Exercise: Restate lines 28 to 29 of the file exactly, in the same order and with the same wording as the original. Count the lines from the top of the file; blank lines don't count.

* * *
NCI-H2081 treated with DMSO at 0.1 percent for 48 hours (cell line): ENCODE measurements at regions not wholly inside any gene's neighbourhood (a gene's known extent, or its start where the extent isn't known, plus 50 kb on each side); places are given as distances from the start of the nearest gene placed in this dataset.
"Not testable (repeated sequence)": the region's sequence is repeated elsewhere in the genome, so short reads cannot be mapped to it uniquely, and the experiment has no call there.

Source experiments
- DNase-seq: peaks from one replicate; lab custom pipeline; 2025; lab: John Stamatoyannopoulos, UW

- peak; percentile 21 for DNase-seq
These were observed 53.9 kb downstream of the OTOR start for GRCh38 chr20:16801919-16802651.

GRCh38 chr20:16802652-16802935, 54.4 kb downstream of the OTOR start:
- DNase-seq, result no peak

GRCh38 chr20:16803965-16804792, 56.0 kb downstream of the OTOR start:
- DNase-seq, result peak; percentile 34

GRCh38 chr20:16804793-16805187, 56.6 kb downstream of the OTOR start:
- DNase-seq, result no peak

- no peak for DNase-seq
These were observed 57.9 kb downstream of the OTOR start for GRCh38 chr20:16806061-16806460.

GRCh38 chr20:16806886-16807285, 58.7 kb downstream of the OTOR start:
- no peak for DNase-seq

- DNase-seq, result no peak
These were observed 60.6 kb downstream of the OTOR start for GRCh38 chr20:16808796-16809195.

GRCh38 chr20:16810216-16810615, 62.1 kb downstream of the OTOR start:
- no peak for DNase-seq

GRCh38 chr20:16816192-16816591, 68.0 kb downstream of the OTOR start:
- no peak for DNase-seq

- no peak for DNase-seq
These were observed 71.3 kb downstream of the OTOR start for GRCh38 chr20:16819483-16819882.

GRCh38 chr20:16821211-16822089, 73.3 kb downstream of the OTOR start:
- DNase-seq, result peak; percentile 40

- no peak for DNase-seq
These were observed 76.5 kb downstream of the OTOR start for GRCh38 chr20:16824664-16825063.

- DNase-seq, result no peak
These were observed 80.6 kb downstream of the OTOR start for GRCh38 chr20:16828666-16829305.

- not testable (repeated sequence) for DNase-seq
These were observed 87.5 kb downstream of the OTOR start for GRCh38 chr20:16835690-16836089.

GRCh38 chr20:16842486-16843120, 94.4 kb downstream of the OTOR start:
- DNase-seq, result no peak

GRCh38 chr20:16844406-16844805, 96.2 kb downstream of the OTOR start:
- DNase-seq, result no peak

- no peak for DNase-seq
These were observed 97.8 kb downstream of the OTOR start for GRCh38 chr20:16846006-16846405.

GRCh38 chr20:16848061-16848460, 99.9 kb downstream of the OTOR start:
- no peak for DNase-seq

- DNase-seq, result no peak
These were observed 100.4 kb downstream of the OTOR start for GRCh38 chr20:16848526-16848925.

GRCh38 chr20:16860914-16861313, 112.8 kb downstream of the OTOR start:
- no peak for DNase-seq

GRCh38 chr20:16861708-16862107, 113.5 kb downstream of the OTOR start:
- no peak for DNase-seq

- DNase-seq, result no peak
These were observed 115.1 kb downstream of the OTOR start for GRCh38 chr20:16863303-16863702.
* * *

These were observed 76.5 kb downstream of the OTOR start for GRCh38 chr20:16824664-16825063.

- DNase-seq, result no peak